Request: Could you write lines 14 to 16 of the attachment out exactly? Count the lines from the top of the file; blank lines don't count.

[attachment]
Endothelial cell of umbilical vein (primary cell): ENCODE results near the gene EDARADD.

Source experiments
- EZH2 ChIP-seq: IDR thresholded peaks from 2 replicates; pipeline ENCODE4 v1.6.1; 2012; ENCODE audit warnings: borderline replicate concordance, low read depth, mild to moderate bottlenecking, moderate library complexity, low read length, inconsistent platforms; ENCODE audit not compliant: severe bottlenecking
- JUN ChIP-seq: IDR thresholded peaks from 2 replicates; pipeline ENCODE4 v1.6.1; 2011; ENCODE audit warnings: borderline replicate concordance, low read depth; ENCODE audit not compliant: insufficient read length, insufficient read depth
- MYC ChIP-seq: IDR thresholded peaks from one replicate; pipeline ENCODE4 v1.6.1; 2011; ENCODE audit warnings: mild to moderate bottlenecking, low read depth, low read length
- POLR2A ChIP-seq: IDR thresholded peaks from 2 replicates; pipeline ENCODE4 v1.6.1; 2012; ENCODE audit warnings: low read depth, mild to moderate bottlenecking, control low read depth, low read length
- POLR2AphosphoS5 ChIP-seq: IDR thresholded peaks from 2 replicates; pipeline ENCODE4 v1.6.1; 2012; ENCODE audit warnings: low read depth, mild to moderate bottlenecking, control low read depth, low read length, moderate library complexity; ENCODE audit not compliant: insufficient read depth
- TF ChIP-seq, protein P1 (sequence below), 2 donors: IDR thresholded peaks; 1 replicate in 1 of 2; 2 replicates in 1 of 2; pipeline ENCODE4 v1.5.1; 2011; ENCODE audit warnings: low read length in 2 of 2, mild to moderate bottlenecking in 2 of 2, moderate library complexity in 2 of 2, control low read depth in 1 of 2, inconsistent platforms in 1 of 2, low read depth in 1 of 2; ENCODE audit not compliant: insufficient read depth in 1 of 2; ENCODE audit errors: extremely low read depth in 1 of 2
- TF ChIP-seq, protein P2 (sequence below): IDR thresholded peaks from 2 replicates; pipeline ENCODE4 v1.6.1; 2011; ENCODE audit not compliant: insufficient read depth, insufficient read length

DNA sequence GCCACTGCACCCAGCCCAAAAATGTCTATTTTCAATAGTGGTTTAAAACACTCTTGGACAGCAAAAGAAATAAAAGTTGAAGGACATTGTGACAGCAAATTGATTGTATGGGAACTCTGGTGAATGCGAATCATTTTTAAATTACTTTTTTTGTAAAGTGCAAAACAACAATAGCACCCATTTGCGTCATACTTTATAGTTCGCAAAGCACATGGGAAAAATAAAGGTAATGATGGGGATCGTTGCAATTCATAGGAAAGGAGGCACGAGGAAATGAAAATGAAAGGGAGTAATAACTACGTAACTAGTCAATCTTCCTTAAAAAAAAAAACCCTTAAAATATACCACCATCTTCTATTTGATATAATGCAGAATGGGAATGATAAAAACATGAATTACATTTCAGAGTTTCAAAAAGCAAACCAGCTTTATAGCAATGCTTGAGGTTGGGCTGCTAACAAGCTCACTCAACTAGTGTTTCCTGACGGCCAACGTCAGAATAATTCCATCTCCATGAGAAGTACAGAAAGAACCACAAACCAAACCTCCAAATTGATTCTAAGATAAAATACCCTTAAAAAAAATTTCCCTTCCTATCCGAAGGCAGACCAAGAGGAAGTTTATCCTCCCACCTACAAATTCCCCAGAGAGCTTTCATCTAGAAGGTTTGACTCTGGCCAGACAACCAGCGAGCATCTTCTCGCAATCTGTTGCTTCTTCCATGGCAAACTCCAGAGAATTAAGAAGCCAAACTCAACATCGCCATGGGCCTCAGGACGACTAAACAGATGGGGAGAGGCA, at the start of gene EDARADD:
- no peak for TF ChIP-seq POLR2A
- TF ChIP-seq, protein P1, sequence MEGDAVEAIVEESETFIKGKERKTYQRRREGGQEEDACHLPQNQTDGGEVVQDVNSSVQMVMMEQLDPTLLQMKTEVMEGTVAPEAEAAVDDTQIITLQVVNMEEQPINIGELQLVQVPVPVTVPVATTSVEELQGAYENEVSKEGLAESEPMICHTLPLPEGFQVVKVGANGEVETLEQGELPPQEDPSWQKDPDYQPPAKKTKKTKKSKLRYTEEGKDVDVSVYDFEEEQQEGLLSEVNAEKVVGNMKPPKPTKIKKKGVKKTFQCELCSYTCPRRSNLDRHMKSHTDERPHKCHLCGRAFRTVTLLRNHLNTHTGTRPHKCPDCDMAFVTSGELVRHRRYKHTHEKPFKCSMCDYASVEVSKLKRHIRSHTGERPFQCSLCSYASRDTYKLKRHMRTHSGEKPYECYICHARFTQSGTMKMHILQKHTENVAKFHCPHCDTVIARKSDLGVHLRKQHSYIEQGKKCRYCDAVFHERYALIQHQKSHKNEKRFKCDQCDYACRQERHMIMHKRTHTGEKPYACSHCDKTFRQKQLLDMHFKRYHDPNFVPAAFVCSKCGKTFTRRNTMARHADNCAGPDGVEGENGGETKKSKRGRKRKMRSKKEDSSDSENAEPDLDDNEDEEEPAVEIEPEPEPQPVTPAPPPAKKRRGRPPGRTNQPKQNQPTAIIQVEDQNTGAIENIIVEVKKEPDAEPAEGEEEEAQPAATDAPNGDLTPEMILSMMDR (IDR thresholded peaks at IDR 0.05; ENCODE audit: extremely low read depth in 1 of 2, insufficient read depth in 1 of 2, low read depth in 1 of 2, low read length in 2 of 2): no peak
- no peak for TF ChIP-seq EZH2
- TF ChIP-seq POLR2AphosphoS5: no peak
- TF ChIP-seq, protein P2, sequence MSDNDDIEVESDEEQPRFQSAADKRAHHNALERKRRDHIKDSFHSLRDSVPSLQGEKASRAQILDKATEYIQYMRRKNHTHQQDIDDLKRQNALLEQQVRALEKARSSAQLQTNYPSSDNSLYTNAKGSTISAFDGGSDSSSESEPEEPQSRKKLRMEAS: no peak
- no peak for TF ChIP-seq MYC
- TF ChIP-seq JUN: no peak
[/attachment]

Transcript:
- TF ChIP-seq POLR2AphosphoS5: no peak
- TF ChIP-seq, protein P2, sequence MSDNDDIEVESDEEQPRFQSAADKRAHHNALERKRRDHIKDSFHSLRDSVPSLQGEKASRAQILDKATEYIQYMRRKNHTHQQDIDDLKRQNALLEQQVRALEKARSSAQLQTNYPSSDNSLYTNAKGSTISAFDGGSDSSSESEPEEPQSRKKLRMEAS: no peak
- no peak for TF ChIP-seq MYC